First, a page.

Hydrocodone Withdrawal Length
Hydrocodone is an ingredient that appears in many popular drugs on the market today, including prescription narcotics used for the treatment of pain, according to the National Institutes of Health.
Drugs like Vicodin contain hydrocodone as one of the primary ingredients, and this drug is among the most heavily abused. In fact, the National Institute on Drug Abuse reports that non-medical use of prescription drugs begins as early as the teenage years, with 15.2 percent of high-school-aged adolescents admitting to abuse of medications, with Vicodin and Adderall topping their preference list.
There are many reasons to be concerned about non-medical hydrocodone use, including the fact that it is highly addictive and persistent use is accompanied by excessive withdrawal symptoms when the drug use stops.
*Facts About Hydrocodone Withdrawal
- Hydrocodone withdrawal symptoms aren’t always characteristic of abuse. A drug dependency can also lead to the development of withdrawal symptoms.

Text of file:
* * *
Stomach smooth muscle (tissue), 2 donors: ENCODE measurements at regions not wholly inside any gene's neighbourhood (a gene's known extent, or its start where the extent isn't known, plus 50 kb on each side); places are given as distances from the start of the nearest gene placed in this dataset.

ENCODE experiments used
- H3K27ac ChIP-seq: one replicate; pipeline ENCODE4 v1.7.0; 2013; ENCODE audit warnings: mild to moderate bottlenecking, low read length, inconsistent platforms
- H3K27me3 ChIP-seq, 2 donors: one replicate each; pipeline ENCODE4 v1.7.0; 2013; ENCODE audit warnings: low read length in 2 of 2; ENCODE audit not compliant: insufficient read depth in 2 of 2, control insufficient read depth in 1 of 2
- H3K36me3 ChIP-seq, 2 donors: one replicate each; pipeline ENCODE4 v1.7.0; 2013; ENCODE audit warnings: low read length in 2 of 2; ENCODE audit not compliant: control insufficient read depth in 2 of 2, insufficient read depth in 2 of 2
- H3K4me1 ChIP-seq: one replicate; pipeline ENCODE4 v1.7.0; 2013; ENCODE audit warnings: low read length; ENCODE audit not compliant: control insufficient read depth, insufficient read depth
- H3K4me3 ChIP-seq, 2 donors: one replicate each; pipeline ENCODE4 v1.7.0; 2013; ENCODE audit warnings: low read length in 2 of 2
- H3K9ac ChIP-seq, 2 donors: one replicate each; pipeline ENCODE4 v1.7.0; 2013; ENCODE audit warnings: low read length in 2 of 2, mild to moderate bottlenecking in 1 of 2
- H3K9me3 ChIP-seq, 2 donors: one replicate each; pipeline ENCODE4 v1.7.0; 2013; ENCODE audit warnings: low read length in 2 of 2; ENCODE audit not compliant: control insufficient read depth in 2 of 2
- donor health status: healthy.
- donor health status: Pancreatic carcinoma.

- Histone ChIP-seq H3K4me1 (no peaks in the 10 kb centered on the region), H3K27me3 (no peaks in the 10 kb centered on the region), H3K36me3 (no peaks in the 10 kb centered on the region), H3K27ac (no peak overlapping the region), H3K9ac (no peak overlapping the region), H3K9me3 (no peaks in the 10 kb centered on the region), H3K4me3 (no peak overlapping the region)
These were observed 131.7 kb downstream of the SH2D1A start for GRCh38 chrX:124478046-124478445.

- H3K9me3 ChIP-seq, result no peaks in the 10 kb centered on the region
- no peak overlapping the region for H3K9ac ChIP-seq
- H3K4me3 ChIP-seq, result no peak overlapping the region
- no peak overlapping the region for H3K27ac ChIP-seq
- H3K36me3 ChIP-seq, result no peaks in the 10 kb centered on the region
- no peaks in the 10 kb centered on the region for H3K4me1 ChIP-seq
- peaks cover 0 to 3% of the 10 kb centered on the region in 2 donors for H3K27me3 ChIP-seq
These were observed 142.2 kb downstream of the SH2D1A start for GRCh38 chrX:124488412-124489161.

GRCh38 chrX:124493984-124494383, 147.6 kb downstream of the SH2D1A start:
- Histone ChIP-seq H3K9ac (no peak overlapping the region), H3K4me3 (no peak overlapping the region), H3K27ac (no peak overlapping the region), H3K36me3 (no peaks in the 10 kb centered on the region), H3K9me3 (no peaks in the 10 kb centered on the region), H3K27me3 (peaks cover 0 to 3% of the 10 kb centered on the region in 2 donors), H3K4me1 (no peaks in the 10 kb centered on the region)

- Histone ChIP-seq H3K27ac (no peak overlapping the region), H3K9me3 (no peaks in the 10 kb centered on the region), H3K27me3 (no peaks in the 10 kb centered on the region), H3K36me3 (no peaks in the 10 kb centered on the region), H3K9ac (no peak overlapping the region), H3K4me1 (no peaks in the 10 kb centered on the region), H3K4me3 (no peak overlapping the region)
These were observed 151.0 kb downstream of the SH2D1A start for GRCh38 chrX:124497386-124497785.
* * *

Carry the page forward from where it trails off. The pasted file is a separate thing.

- Withdrawal symptoms can surface within a few hours of the last dose.
- Symptoms are more intense when an addict attempts to quit cold turkey
The specific symptoms that addicts experience when overcoming hydrocodone abuse vary depending upon the individual, as well as the duration and severity of the addiction. However, many will experience some combination of the following:
- Muscle and joint pain
- Stomach upset
- Sweating or shivering
- Runny nose
The duration that these withdrawal symptoms will last varies based on the length of the addiction, and the method used to quit the drug use. However, the worst withdrawal symptoms usually surface within the first 48 hours, and some may linger for weeks.
Overcoming Hydrocodone Addiction
Severe withdrawal symptoms make it difficult for addicts to stop using hydrocodone, especially since they surface so quickly and last for a long time. The combination of withdrawal symptoms is hard to tolerate, and when addicts feel as though they don’t have support, they may try to relieve the symptoms by using again.
*Treatment for Hydrocodone Addiction
Treating hydrocodone addiction should involve the following:
- Gradually decreasing the dose used or quitting cold turkey with medical monitoring
- Supervision from medical professionals who provide for the safety of the patients during the process
- Support from therapists as well as other peers in treatment
- Education on life skills to help with reintegrating into society
- Family programs to help addicts reconnect with loved ones